Three second-half goals saw Nottingham Forest beat Wolverhampton Wanderers 3-0, giving Stuart Pearce his second straight league win after that barren patch. Dan Watson offers a fan’s eye view from Molineux…
The last time I visited Molineux was just before I moved out to Australia where I spent the remainder of the 1990s. That third round League Cup tie in the 1994/95 season was a classic encounter played out on a crisp, clear but very cold and dark late October evening. Forest were going great guns under Frank Clark in the top flight whilst Wolves had built a head of steam under Graham Turner’s stewardship in the (then) First Division.
Fast forward then 20 years to a drab, grey, unseasonably warm Saturday afternoon in the Black Country. Many other things have changed in the intervening years. The respective clubs now occupy mid-table positions in the second tier of English football after promising starts to the season; Wolves as a promoted side who have recently lost their way and Forest dropping like the proverbial stone after losing key players and confidence following the 1-1 draw at home against Derby.
What hasn’t changed in those 20 years, however, is the size and scale of Forest’s away support. Back in 1994 the Reds’ travelling army had filled the lower tier of the (now) Steve Bull Stand. Fast forward to Saturday and they had done it again with 2,500+ souls from Nottingham occupying the entire length of the pitch, buoyed without doubt by the ending of the winless streak against Norwich a fortnight before.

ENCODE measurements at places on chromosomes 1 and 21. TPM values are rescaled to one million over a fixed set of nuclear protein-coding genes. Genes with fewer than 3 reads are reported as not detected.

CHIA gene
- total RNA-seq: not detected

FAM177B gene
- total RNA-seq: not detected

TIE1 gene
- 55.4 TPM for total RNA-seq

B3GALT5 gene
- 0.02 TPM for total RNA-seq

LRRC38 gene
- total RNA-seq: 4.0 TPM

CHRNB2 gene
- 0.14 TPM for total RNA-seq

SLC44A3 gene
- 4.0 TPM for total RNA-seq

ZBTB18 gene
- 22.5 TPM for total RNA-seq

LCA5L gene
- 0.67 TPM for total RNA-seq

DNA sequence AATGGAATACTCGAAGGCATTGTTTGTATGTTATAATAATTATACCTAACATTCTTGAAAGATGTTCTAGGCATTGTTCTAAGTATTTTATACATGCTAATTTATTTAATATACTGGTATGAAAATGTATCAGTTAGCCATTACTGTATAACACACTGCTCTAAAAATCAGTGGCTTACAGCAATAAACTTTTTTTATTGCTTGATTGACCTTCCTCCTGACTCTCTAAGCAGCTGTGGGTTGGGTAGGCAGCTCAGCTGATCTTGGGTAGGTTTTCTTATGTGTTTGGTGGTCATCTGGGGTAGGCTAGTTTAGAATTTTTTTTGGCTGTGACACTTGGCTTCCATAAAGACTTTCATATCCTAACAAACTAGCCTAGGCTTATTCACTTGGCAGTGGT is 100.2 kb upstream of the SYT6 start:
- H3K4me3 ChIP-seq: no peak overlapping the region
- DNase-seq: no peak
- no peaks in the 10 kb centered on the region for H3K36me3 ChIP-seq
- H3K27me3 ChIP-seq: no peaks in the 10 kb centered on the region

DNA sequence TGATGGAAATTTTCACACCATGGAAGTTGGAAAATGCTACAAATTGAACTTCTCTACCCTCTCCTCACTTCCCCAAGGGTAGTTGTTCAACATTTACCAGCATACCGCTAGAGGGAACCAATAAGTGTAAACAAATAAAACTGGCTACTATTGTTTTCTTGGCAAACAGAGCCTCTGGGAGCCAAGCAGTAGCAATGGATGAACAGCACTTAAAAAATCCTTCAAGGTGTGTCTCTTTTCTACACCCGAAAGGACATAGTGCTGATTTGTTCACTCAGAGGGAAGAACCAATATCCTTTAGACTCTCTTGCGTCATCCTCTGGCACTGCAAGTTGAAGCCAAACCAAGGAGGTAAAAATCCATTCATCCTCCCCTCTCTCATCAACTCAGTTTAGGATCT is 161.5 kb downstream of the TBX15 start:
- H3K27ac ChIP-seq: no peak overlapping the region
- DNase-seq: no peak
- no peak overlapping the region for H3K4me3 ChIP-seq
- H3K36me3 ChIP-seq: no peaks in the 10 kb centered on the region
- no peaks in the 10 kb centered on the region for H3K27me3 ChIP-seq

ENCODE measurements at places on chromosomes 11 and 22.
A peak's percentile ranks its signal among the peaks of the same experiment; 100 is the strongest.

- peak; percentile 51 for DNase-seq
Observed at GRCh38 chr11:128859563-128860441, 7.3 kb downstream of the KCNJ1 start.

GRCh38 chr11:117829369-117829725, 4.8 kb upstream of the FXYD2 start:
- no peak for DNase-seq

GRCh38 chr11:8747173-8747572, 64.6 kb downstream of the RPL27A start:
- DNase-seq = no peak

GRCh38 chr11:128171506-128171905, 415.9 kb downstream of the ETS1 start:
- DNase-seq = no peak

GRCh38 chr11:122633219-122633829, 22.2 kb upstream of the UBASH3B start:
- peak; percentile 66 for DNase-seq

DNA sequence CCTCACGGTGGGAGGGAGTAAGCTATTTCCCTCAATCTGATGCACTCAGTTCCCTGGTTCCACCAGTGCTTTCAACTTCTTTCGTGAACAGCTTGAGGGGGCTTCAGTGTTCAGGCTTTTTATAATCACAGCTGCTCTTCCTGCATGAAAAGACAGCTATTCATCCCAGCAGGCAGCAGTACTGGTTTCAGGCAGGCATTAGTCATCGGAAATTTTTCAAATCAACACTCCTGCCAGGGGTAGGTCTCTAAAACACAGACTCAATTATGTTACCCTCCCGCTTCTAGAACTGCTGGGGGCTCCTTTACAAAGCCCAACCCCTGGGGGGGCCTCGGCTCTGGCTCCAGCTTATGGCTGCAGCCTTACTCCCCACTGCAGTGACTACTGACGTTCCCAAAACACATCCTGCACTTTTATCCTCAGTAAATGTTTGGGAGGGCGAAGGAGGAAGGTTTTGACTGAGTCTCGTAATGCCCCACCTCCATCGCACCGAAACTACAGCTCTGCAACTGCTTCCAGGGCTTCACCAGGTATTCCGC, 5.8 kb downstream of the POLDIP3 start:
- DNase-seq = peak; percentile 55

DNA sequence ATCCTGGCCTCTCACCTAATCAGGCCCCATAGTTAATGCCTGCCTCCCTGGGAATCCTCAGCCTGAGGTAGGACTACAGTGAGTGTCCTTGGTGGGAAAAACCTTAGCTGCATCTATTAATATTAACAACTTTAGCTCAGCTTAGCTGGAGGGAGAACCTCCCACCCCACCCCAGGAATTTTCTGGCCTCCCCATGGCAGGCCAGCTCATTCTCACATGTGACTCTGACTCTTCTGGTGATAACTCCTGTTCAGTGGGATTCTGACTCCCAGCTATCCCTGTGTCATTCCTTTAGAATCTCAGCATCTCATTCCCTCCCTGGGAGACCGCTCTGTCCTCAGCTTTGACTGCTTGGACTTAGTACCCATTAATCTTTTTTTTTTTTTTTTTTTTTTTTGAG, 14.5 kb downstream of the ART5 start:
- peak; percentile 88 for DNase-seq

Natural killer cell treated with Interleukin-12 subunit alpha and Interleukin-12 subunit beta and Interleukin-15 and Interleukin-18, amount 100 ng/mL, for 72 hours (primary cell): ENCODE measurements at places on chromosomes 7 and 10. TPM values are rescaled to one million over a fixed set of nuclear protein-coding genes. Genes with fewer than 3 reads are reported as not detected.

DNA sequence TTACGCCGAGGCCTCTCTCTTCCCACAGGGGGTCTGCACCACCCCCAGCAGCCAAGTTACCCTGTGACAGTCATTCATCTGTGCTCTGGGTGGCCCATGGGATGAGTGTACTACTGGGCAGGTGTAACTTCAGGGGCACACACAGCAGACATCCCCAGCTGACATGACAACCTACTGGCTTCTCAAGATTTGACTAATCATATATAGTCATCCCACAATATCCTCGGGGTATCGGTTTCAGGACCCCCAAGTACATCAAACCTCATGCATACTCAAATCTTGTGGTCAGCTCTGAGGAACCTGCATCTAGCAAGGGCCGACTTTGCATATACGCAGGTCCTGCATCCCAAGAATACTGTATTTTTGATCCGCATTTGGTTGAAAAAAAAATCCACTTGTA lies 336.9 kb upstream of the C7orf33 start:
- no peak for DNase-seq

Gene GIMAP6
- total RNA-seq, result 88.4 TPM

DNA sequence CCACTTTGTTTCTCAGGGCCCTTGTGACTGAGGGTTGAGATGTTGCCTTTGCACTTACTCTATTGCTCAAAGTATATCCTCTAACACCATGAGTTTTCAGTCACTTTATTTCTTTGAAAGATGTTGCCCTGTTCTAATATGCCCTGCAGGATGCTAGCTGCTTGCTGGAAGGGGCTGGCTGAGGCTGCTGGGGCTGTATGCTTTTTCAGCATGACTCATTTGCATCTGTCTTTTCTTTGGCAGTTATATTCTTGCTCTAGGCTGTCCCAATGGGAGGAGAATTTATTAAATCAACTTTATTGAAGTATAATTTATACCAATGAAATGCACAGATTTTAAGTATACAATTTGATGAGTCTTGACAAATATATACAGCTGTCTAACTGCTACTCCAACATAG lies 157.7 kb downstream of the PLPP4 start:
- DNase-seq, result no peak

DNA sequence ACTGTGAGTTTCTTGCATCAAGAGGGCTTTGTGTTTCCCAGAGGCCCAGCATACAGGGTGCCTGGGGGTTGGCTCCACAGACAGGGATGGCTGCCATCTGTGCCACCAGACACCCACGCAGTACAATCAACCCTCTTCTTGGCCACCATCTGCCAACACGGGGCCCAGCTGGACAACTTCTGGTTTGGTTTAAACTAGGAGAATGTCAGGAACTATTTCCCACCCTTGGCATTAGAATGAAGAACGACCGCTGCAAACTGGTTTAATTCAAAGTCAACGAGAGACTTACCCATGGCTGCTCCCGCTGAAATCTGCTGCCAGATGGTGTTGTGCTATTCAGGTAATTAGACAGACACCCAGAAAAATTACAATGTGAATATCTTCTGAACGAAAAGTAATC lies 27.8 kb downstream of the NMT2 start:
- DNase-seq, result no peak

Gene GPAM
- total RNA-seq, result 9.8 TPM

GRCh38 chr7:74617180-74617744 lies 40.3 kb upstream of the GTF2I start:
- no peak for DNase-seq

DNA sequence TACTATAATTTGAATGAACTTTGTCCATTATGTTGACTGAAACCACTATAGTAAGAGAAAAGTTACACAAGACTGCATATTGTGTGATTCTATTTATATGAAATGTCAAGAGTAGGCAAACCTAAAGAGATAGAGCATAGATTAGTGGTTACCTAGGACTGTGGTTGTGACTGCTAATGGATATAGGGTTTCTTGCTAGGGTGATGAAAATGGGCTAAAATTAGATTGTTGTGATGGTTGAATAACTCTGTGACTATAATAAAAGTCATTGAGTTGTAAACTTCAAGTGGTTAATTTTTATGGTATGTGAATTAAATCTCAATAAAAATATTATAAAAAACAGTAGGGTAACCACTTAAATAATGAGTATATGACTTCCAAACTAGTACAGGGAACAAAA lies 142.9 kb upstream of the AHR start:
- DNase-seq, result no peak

The Wolves support, despite their promotion from League Two and their initial good start, were not quite so willing to brave the November weather for the visit of their conquerors from that October night 20 years previous. Despite the crowd of over 25,000 being their highest of the season, the peripheries of the home stands betrayed plenty of empty old gold seats.
Gone too, was the vociferous atmosphere I had remembered from my last visit. That night was the only time in 37 years I felt truly intimidated by the ferocity and volume of noise created by a home support. Along with Wolves’ slide down the table, the siting of the family section adjacent to the away support looks to have dented Molineux’s hostility somewhat. The efforts of a number of eight- or 10-year-old lads waving their gold flags in the family section at the Forest support didn’t really add to what was a subdued pre-match atmosphere, however this wasn’t helped by the first-half performance of the boys in red and white.